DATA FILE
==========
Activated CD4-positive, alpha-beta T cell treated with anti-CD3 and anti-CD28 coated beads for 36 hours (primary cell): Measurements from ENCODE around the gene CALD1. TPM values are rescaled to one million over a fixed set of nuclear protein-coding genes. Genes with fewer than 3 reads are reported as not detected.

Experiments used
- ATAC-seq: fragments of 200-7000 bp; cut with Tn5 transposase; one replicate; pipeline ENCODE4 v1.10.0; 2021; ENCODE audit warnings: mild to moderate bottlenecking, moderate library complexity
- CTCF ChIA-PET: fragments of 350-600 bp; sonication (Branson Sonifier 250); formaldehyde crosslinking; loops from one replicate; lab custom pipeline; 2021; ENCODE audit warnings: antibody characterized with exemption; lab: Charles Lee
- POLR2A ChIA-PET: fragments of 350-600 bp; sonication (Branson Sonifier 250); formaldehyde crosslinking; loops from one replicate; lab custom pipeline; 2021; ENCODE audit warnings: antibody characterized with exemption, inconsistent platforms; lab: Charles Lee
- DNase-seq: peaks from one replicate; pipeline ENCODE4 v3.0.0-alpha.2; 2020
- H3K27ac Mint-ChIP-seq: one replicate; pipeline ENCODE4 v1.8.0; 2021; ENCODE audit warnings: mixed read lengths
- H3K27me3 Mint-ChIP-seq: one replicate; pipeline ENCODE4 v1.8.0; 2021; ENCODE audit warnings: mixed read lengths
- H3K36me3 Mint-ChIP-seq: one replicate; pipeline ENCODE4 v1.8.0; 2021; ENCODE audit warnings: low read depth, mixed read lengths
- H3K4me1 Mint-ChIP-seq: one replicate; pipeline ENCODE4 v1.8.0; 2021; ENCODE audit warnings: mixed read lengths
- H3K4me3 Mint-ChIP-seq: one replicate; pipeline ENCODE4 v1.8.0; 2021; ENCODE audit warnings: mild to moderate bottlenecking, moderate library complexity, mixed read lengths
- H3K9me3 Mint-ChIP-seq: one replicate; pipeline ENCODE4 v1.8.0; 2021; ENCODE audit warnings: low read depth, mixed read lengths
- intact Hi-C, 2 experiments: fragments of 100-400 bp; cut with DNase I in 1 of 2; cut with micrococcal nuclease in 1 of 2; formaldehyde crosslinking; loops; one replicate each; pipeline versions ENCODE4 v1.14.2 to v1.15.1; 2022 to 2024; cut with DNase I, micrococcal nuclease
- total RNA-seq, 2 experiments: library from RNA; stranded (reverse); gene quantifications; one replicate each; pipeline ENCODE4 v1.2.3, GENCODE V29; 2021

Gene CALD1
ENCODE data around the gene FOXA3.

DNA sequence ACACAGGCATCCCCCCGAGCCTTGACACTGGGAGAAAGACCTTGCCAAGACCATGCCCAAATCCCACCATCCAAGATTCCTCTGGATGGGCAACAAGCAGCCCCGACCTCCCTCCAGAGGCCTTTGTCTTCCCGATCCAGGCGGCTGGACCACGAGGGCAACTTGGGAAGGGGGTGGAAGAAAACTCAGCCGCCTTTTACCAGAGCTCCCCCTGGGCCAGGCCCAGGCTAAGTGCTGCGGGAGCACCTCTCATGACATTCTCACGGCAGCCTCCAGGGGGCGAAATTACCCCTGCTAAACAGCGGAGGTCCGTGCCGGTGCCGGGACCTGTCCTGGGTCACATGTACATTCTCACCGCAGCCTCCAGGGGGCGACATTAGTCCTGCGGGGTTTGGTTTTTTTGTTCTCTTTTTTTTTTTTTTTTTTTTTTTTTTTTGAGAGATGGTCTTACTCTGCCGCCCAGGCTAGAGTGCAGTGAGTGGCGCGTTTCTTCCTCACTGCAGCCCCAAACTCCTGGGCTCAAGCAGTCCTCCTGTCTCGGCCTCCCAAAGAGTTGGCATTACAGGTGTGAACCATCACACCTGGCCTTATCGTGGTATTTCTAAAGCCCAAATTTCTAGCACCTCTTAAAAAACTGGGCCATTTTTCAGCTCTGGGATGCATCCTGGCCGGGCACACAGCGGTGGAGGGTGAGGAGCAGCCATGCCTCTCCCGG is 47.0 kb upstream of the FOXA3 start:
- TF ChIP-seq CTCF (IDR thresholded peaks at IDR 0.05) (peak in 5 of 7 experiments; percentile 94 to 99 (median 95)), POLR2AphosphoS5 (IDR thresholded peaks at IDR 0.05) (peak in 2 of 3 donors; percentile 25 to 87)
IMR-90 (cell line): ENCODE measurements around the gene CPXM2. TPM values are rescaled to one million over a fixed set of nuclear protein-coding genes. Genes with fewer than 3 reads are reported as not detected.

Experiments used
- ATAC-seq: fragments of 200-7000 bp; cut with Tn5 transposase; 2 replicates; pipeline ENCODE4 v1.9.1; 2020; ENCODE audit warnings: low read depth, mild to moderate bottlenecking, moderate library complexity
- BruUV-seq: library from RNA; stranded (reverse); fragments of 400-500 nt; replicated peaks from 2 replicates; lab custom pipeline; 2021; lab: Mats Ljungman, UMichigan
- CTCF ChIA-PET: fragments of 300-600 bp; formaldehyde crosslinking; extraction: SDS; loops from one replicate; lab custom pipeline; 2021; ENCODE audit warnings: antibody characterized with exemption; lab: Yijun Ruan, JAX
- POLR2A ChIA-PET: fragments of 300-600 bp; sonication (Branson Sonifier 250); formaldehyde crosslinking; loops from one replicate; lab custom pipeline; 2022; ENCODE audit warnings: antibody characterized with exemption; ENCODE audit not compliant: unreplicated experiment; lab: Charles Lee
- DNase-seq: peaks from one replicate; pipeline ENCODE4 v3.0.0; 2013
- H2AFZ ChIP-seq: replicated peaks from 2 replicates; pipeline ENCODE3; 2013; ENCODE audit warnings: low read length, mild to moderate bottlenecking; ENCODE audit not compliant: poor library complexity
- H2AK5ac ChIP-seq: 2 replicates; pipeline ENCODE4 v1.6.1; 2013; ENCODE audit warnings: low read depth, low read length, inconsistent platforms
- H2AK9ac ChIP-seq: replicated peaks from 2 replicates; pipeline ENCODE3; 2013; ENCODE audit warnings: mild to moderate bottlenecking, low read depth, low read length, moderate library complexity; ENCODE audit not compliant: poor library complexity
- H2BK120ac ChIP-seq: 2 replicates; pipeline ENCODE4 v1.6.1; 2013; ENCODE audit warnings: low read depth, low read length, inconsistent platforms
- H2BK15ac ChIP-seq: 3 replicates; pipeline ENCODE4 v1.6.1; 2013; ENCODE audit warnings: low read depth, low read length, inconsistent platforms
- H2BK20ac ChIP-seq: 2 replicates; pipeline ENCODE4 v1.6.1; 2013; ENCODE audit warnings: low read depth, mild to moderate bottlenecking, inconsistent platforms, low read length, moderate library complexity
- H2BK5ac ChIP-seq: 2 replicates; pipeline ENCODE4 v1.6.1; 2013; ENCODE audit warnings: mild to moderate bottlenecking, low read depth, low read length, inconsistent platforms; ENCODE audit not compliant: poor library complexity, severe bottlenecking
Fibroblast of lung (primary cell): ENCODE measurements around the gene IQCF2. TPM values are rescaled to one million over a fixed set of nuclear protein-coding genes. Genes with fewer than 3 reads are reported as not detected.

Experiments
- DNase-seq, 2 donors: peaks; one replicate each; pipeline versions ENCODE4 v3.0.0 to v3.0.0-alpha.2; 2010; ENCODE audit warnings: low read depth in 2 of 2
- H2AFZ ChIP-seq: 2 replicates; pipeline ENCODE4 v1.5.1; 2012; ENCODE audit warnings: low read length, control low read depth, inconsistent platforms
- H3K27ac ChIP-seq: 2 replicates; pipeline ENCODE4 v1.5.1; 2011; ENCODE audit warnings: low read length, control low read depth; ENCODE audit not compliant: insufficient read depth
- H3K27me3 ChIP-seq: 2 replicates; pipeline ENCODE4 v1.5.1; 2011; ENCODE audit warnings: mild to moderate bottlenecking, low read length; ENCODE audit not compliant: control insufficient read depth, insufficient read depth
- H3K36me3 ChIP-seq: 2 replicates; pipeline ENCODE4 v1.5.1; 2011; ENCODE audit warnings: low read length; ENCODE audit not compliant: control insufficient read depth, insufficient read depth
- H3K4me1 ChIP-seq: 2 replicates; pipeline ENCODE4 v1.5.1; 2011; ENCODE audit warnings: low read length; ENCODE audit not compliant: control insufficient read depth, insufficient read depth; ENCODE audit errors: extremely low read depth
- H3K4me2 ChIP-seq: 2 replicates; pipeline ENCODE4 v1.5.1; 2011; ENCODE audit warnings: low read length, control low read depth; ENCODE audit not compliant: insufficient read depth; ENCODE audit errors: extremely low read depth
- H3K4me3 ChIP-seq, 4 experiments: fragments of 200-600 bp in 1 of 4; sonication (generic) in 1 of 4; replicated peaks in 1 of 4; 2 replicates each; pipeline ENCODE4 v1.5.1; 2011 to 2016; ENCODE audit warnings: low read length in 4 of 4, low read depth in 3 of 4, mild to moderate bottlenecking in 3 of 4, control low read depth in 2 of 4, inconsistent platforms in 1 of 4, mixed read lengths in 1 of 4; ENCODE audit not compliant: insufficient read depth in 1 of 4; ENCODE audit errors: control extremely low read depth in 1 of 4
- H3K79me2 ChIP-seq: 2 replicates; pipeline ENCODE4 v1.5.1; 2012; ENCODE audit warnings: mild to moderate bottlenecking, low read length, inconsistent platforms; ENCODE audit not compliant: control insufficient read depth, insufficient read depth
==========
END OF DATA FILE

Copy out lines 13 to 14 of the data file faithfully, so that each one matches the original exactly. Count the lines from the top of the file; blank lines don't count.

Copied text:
- intact Hi-C, 2 experiments: fragments of 100-400 bp; cut with DNase I in 1 of 2; cut with micrococcal nuclease in 1 of 2; formaldehyde crosslinking; loops; one replicate each; pipeline versions ENCODE4 v1.14.2 to v1.15.1; 2022 to 2024; cut with DNase I, micrococcal nuclease
- total RNA-seq, 2 experiments: library from RNA; stranded (reverse); gene quantifications; one replicate each; pipeline ENCODE4 v1.2.3, GENCODE V29; 2021